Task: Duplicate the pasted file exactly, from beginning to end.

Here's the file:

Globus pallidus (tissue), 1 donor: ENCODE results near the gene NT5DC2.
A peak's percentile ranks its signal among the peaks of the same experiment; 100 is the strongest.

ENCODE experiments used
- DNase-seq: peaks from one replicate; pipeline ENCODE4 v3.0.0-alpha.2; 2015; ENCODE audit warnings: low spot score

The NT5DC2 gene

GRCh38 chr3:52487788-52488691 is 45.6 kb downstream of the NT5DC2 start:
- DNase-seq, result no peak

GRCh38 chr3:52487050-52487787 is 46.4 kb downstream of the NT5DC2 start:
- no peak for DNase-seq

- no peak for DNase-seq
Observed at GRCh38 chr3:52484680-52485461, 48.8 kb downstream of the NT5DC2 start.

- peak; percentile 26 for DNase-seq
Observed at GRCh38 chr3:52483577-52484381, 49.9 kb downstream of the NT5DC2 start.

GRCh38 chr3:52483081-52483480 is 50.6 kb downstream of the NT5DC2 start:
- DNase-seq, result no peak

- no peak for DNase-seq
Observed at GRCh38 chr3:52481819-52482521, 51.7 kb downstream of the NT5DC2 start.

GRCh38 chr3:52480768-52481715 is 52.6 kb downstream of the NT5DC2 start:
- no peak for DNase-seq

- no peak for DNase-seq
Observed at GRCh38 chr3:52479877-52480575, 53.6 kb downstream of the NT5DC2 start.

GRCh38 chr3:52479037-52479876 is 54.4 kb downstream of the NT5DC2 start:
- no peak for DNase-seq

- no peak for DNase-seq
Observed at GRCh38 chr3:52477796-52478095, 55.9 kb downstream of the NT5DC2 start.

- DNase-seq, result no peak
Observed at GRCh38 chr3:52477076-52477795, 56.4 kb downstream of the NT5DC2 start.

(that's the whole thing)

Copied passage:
Globus pallidus (tissue), 1 donor: ENCODE results near the gene NT5DC2.
A peak's percentile ranks its signal among the peaks of the same experiment; 100 is the strongest.

ENCODE experiments used
- DNase-seq: peaks from one replicate; pipeline ENCODE4 v3.0.0-alpha.2; 2015; ENCODE audit warnings: low spot score

The NT5DC2 gene

GRCh38 chr3:52487788-52488691 is 45.6 kb downstream of the NT5DC2 start:
- DNase-seq, result no peak

GRCh38 chr3:52487050-52487787 is 46.4 kb downstream of the NT5DC2 start:
- no peak for DNase-seq

- no peak for DNase-seq
Observed at GRCh38 chr3:52484680-52485461, 48.8 kb downstream of the NT5DC2 start.

- peak; percentile 26 for DNase-seq
Observed at GRCh38 chr3:52483577-52484381, 49.9 kb downstream of the NT5DC2 start.

GRCh38 chr3:52483081-52483480 is 50.6 kb downstream of the NT5DC2 start:
- DNase-seq, result no peak

- no peak for DNase-seq
Observed at GRCh38 chr3:52481819-52482521, 51.7 kb downstream of the NT5DC2 start.

GRCh38 chr3:52480768-52481715 is 52.6 kb downstream of the NT5DC2 start:
- no peak for DNase-seq

- no peak for DNase-seq
Observed at GRCh38 chr3:52479877-52480575, 53.6 kb downstream of the NT5DC2 start.

GRCh38 chr3:52479037-52479876 is 54.4 kb downstream of the NT5DC2 start:
- no peak for DNase-seq

- no peak for DNase-seq
Observed at GRCh38 chr3:52477796-52478095, 55.9 kb downstream of the NT5DC2 start.

- DNase-seq, result no peak
Observed at GRCh38 chr3:52477076-52477795, 56.4 kb downstream of the NT5DC2 start.